It is that of an Indian family made up of a woman, a man and several children. In the right eye, other people who are standing appear behind the
Tonsmann ventured an explanation for this second image in the Virgin's eyes. He believes it is a message kept hidden until modern technology was able
to discover it just when it is needed.
"This could be the case of the picture of the family in the center of the Virgin's eye," the scientist said, "at a time when the family is under
serious attack in our modern world." (Zenit)
Virgin of Guadalupe's Eyes Tell of Mystery
IBM Expert Talks of Microscopic Images Imprinted on Tilma
MADRID, Spain, JULY 17, 2002 (Zenit.org).- In 1929, a microscopic figure was discovered in the eyes of the image of the Virgin of Guadalupe. Since
then, the mystery of her pupils has challenged science.
One of the men who have expended the most energy in trying to cast light on this image is Peruvian scientist José Aste Tonsmann, an expert at
International Business Machines in the digital processing of images.
Twenty-two years ago, Aste decided to investigate the presence of other figures reflected in the Virgin's eyes and, in fact, found 12.
On July 31, John Paul II will canonize Indian Juan Diego, the witness of the Guadalupe apparitions, in Mexico.
When the human eye focuses, the objects it is looking at are reflected in its retina. "Right now I am reflected in your eye," Aste explained to an
"According to whether the object is close or far, it will be reflected in a larger or smaller size in the ocular globe," he said. "And this is what
happens with the eyes of the Virgin of Guadalupe. The image reflected in her two retinas is that of the moment when the Virgin left her imprint on
Juan Diego's tilma."
Q: Can these figures be the work of humans?
Aste: No, for three reasons. In the first place, they are not visible to the human eye, except for one: that of the Spaniard, which is the largest.
Nobody could have painted such tiny silhouettes.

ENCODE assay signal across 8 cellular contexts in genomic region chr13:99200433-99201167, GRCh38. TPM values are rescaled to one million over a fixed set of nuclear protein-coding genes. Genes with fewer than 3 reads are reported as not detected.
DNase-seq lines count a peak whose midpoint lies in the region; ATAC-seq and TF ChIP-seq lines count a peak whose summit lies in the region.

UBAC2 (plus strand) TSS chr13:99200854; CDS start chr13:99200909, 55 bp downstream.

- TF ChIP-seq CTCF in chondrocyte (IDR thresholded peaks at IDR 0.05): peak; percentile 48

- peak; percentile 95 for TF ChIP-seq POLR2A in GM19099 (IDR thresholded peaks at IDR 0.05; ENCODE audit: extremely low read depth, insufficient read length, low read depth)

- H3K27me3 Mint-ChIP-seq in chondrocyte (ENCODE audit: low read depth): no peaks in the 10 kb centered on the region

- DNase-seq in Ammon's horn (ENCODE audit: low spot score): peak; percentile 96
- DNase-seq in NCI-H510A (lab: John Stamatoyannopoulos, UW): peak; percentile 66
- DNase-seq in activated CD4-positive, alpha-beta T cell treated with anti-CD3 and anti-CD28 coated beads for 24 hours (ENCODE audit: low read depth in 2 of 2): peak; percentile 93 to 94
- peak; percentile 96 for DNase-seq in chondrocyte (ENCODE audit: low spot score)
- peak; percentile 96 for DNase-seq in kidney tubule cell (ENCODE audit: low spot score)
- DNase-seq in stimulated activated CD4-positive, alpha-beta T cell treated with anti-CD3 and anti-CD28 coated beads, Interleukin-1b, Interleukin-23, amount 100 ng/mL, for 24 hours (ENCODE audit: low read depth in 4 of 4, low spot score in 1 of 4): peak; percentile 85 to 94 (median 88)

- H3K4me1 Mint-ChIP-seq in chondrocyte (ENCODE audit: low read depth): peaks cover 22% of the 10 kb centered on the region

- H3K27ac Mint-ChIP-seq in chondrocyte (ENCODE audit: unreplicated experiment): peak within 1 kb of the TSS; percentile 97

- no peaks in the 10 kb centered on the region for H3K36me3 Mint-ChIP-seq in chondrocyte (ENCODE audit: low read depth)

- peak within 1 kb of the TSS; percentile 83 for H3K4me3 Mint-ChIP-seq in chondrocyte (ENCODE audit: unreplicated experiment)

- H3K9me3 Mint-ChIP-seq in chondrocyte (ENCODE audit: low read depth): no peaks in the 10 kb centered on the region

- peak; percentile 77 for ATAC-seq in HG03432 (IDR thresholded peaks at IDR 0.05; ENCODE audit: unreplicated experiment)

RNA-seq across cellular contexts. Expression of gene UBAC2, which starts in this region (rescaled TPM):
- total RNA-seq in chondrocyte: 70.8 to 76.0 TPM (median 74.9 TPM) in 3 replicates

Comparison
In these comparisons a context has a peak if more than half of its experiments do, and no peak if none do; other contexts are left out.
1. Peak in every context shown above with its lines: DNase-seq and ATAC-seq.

In the second place, the origin of the pigments of these figures is unknown. The same is true of the Virgin's image. It is not painted, and no one
yet knows how it was stamped on Juan Diego's tilma.
Q: And the third?
Aste: The three figures are reproduced in both eyes. What artist would do that? Moreover, their size varies from one eye to the other, according to
how close the personage was to the Virgin's left or right eye.
Q: What process did you follow in your experiment?
Aste: First photographs are taken of the eyes. Then they are digitalized. They are read by the computer, enlarged and screened from the images.
Q: Who appears in the eyes?
Aste: There is a virtually naked servant; an elderly man -- Bishop Friar Juan de Zumárraga; a youth -- the interpreter; an Indian with a tilma --
Juan Diego; a black woman -- a slave; a bearded Spaniard; and, lastly, an Indian family including father, mother, three children and two more adults,
who could be grandparents or uncles.
Q: How do you know that the other figures correspond to the slave, the interpreter, etc.?
Aste: There is evidence in history. The elderly man who appears in the Virgin's eyes looks very much like the paintings of that period of Bishop
Zumárraga. As to the black slave, Zumárraga said in his will that he released her. We also know that she was called Maria. In the Indies Archives
there is a record of the bishop's embarkation when he left for the New World.
What are your thoughts?